A closer look at the new light theme in coming to Windows 10

Last week, Microsoft started testing a brand new light theme with Insiders that's expected to ship in April 2019 with the 19H1 release. Although it's not finished, this early implementation of the light theme is a great start and an excellent addition for those who love options.

The new light theme in Windows 10 19H1 turns not only themes your apps, but the Windows Shell too. This includes the taskbar, Start Menu, Action Center, notifications, touch keyboard, and context menus (in some places) which gives the light theme a much more consistent feel.

Like dark mode however, it isn't entirely consistent. There are still some areas of the OS that are themed dark, such as Cortana and My People. Since it's still early days however, we should expect to see Microsoft theme those areas as well to match the rest of the OS design when light mode is enabled.

Many icons on the taskbar will switch their icons from white to black if the developer has provided the assets for it, which makes your open apps easier to see on the lighter taskbar. If a developer hasn't provided the assets for light theme, Windows will automatically put those icons into a colored box to ensure you can see them.

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This only appears to happen with apps from the Microsoft Store, however, and now with Win32 programs downloaded from the web. This means that if you use an app with a white icon from the internet, you will have a hard time seeing that app open in the taskbar unless the developer provides a light theme version of their icon.

The other issue with the light theme right now is that Fluent Design reveal and translucency effects are a little harder to see within the Windows Shell right now. I assume this is just down to tweaking things a bit, but I'd love for the reveal effect to be darker when light theme is enabled so that you can see it like you can when dark mode is enabled.

Overall, this first version of light theme for Windows 10 is great. It's clean, fresh take on the Windows 10 UI that I'm sure many people are going to enjoy. There are a few teething issues right now, but nothing out of the ordinary for a pre-release feature that's still months away from being finalized. We can't wait to see how this improves.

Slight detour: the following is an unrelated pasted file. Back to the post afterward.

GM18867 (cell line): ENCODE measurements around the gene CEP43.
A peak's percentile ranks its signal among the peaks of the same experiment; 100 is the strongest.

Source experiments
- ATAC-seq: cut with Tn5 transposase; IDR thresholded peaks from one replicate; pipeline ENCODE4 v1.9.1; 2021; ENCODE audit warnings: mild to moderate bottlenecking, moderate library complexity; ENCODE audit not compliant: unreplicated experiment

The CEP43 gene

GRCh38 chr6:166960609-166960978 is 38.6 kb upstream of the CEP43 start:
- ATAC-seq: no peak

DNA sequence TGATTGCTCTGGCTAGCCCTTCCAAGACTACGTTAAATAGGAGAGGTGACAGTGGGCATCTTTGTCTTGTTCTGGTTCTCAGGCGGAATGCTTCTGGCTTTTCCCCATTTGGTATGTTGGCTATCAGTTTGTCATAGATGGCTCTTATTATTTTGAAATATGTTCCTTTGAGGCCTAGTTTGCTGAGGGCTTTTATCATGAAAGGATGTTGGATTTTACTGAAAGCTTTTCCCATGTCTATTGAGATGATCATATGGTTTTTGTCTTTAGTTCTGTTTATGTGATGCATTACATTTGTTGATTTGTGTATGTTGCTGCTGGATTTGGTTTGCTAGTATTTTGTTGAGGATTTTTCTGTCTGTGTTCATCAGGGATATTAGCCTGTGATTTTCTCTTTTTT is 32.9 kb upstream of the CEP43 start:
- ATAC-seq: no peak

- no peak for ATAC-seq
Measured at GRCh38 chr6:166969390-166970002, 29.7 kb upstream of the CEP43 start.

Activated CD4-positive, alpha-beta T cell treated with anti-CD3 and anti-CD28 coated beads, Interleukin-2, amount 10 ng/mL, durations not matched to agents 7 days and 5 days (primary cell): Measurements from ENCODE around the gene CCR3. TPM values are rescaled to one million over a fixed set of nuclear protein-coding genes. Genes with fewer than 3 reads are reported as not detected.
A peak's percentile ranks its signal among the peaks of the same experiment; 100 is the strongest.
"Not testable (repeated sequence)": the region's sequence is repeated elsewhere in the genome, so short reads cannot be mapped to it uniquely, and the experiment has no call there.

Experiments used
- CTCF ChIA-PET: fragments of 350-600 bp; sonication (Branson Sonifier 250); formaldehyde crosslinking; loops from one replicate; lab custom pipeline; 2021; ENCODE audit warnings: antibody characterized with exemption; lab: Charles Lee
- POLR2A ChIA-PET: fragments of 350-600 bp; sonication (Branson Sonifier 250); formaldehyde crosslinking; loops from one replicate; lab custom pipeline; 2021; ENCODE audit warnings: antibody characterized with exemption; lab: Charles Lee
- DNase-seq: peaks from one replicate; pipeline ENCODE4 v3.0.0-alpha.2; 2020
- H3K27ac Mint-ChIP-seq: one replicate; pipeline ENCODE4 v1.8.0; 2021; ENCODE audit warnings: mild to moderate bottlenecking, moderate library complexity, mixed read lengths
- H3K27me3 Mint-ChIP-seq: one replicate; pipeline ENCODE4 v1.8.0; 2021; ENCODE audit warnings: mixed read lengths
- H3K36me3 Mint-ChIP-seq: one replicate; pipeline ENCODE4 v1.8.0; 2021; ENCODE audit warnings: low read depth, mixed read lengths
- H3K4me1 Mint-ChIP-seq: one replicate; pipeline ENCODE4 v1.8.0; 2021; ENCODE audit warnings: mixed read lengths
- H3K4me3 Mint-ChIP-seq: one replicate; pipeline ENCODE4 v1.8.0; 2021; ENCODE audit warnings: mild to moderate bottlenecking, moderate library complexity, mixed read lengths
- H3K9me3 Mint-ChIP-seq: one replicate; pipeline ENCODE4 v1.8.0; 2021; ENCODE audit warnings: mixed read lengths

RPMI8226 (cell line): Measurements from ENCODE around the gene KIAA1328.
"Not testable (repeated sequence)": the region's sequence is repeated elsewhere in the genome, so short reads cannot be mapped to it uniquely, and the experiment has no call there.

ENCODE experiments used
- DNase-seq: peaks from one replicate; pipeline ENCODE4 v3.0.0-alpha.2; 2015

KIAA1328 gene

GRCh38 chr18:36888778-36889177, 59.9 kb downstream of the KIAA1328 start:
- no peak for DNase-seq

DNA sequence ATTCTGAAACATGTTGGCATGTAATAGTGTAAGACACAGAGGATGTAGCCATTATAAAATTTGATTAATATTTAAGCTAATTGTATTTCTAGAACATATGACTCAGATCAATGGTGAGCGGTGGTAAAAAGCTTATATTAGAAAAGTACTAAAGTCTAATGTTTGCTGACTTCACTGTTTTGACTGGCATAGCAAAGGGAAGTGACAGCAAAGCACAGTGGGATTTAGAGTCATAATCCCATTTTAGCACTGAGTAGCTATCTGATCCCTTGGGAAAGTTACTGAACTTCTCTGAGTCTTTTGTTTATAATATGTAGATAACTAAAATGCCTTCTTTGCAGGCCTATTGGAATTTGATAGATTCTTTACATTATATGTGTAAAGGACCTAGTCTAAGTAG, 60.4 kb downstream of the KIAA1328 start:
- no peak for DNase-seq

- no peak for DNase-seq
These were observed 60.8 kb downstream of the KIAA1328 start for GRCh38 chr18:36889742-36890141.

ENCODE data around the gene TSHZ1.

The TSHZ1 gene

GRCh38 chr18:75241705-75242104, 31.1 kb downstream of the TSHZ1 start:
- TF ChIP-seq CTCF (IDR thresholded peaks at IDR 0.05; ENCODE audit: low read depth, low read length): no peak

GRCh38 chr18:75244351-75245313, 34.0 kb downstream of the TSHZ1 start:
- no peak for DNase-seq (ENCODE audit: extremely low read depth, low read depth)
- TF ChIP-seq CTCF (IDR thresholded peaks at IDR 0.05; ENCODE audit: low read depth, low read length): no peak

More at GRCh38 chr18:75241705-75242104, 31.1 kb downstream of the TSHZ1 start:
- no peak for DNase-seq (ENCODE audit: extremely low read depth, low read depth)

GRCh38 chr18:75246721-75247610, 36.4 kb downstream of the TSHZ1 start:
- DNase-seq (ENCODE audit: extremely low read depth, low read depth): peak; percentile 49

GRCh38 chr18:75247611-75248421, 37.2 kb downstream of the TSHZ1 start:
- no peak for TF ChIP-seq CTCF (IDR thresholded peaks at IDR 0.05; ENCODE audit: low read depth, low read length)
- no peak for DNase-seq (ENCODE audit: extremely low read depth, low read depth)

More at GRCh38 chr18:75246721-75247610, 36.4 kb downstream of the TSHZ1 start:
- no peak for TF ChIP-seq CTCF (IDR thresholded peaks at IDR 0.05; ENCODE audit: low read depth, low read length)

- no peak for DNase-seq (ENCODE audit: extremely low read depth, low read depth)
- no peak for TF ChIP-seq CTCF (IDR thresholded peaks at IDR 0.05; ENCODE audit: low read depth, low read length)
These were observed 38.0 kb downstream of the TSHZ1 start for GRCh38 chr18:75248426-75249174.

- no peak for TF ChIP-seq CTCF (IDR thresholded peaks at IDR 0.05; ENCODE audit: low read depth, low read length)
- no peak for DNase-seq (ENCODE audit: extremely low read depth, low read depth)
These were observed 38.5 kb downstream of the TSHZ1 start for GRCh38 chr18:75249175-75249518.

Zac Bowden
Senior Editor

Zac Bowden is a Senior Editor at Windows Central. Bringing you exclusive coverage into the world of Windows on PCs, tablets, phones, and more. Also an avid collector of rare Microsoft prototype devices! Keep in touch on Twitter: @zacbowden.

  • "This means that if you use an app with a white icon from the internet, you will have a hard time seeing that app open in the taskbar unless the developer provides a light theme version of their icon."
    I think this may have been the main reason it took them this long to do this.
  • This is so annoying everytime Microsoft releases a nice new feature, it always comes in another feature update for next year. I think there should be one big update every year and then Microsoft can have time to properly iron out the bugs before realeasing a feature update.
  • As it has been explained before, this wouldn't actually make any difference to the quality of updates. It isn't the cadence that negatively affects quality but rather the process itself. Microsoft could ideally release an update every time a new feature is ready and be much more polished and streamlined than it is now. Or they could release an update every three years and have it be just as buggy.
  • Thank you! I've been saying this since the first Windows 10 release.
  • This idea wouldn't fix that you see new (nice) features that aren't implemented yet. You'll still see the upcoming features, because the Insider Program exists.
  • This is much better than the dark theme. The dark theme is too depressing.
  • My soul is black, so... 😂
  • Instead of this light or dark option, I'd prefer to have a more consistent window colour selection experience like was present in Windows 9x, 2000 and to a degree, XP. That way, I'd be able to set a tan coloured theme which would run across all applications.